RECOUP has released the 2020 update to its Black Plastic Packaging Forum report, updating figures and guidance around the use of black plastic in packaging in the UK.
The report, produced as part of RECOUP’s Black Plastic working group, estimates that black packaging used in the UK has dropped from around 36,000 tonnes to 10,000 tonnes going into 2020. This continually reducing figure means that black plastic now accounts for just 0.7% of consumer plastic packaging placed on the UK market each year.
These figures are announced as RECOUP continues to argue that all Black Plastic packaging should be recyclable in current, commercial-scale recycling systems by 2025.
Stuart Foster, Chief Executive Officer of RECOUP, said: “The ultimate aim is to drive black plastic recycling forwards in a practical and sensible way, turning ambitions and collaborative thinking into actual delivery.”
Black Plastic is largely considered unrecyclable through commercial recycling systems due to the use of NIR (Near Infra-red) sorting systems in MRFs (Material Recycling Facilities) that are unable to identify the carbon black pigment. As such, most of the black plastic is sent for landfill or incineration. However, black plastic has historically been popular with packaging producers because it enables the use of skeletal waste, factory scrap and recycled plastic in products, without creating a colour which is considered unattractive to consumers.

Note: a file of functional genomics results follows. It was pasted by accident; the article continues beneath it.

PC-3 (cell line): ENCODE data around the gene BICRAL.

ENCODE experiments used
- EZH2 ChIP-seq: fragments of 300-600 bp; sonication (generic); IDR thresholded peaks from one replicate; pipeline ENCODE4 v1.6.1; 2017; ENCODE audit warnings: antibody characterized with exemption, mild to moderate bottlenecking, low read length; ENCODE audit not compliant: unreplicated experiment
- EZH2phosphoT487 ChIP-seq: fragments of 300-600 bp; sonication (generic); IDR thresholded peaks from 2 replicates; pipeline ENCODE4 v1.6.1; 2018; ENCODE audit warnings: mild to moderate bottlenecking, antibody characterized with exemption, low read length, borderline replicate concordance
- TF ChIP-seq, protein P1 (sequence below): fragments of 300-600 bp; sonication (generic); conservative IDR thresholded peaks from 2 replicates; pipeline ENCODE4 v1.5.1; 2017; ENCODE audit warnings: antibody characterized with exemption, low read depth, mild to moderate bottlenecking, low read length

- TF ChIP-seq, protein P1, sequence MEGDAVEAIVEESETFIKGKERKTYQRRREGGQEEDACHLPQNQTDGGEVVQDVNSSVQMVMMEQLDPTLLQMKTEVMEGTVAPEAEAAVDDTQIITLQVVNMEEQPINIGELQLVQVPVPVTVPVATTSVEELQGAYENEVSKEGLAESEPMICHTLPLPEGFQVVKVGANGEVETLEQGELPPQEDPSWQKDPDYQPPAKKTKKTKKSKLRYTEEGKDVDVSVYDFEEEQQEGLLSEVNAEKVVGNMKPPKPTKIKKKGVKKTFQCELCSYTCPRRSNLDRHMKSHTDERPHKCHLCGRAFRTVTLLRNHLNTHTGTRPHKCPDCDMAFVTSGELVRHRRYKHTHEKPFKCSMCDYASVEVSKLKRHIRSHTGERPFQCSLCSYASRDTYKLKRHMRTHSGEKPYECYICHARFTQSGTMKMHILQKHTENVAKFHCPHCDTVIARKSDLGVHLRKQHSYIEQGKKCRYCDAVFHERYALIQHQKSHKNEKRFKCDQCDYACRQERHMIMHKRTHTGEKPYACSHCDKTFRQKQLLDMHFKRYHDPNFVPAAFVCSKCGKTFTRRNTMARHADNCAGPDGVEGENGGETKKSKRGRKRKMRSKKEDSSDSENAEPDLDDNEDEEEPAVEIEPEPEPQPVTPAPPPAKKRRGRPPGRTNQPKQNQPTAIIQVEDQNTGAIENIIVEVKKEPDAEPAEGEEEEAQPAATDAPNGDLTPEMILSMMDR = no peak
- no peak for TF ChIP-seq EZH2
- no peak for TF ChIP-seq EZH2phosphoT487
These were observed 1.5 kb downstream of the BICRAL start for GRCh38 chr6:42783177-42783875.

Alternative solutions to black plastic, including the use of non-carbon black pigments and other coloured materials, have also helped to reduce the amount of unrecyclable material. The identification of end markets and solutions for the recyclate has also helped to drive value and interest in the recycling of black plastic in the last twelve months.
Paul East, RECOUP’s Packaging Sustainability Manager, commented “Black plastic has long been a challenge for plastic packaging producers and recyclers. Whilst it has been an excellent way for producers to get recycled plastic into their packaging, it’s also long been incompatible with commercial sorting facilities. Today, with changes to Extended Producer Responsibility on the horizon, it is the best time to finally resolve the issue of black plastics, through achieving a satisfactory level of recyclability.”
The Black Plastic working group and subsequent report were generated as part of RECOUP’s Black Plastic Forum, set up in 2018, with the aim of improving the recyclability of black plastic.
The Black Plastic Packaging Forum document is available to download for free on the RECOUP website, at http://www.recoup.org/p/173/download-centre